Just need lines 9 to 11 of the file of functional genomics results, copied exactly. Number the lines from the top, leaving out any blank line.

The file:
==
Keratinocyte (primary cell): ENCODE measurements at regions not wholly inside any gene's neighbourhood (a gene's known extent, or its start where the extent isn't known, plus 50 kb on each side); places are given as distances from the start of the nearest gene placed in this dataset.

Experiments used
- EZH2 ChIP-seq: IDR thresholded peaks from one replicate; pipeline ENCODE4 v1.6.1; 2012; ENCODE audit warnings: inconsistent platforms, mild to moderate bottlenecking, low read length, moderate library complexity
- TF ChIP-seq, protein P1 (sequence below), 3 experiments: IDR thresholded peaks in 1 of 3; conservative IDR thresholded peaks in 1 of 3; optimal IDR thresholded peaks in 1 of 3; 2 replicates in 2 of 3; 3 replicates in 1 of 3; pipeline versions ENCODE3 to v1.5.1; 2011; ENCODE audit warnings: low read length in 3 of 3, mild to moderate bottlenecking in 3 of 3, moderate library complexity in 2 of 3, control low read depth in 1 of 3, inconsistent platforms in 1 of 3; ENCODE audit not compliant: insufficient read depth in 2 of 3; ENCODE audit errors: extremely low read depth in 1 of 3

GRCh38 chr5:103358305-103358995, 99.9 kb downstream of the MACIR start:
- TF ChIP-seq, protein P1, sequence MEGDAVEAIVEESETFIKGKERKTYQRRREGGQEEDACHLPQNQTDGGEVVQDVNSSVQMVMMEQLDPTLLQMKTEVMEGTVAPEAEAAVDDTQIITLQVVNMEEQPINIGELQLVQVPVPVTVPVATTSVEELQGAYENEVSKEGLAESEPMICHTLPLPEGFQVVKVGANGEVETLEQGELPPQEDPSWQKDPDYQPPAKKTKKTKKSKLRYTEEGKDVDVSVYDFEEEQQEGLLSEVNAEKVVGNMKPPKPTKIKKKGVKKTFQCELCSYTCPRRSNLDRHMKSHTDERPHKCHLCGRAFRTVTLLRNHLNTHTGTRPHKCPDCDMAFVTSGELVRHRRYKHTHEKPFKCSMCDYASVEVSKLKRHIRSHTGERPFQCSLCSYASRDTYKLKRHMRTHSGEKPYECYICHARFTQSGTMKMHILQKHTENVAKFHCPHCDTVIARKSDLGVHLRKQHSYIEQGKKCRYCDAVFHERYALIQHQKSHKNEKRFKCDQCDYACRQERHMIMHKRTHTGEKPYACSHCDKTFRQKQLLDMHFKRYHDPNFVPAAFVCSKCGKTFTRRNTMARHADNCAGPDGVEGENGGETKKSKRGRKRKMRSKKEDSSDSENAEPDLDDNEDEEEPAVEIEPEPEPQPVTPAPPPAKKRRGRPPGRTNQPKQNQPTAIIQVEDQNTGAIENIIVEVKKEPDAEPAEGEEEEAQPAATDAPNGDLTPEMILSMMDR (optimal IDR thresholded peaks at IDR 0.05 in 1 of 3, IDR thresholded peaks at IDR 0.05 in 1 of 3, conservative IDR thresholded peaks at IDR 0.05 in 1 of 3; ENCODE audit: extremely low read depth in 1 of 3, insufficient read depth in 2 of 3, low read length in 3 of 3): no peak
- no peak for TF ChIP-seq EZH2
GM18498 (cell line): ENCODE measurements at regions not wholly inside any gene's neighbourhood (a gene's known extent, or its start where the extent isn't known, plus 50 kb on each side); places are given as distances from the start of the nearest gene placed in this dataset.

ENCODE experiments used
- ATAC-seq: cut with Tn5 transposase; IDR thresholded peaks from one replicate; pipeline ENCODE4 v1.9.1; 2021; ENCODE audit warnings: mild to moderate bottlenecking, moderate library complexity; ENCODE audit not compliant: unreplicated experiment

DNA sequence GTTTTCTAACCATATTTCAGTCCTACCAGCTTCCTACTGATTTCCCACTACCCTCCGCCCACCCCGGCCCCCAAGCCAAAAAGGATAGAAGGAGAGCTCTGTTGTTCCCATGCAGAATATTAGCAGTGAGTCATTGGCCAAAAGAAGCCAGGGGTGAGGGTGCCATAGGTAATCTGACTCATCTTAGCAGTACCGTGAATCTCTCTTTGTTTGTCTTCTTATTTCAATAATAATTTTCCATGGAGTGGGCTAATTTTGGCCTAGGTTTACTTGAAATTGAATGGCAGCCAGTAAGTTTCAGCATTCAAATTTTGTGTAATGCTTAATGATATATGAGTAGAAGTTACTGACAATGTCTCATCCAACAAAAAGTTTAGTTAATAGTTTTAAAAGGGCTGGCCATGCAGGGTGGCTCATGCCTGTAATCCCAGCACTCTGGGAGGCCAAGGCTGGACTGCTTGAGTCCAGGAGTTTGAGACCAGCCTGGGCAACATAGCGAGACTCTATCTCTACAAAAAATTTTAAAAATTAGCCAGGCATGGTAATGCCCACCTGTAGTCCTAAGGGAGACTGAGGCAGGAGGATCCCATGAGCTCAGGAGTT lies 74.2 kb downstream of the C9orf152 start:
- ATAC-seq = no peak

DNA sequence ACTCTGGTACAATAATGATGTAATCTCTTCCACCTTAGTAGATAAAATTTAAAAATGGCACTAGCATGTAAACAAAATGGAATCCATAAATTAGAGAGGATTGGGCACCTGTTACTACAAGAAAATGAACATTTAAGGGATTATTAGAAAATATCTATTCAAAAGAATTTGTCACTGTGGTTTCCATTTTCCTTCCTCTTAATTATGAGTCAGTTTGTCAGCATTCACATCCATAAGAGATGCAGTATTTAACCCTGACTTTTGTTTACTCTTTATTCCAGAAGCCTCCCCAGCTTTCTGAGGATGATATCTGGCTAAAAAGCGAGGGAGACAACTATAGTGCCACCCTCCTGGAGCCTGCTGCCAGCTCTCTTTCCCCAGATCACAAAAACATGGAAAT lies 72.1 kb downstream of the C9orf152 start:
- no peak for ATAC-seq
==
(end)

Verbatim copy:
ENCODE experiments used
- ATAC-seq: cut with Tn5 transposase; IDR thresholded peaks from one replicate; pipeline ENCODE4 v1.9.1; 2021; ENCODE audit warnings: mild to moderate bottlenecking, moderate library complexity; ENCODE audit not compliant: unreplicated experiment

DNA sequence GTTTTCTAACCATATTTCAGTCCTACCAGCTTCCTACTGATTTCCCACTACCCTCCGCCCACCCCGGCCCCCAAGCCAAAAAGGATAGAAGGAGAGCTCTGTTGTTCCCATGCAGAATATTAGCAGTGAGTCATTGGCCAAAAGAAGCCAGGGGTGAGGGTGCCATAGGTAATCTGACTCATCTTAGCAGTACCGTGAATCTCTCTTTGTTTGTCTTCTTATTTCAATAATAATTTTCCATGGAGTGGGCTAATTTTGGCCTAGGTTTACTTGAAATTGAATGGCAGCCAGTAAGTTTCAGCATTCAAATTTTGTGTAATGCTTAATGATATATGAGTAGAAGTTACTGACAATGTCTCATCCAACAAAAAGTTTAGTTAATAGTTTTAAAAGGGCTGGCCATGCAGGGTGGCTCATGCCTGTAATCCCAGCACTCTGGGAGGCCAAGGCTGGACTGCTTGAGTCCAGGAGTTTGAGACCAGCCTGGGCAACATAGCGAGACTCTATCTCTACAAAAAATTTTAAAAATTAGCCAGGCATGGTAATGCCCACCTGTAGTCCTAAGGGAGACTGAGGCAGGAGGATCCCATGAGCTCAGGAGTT lies 74.2 kb downstream of the C9orf152 start: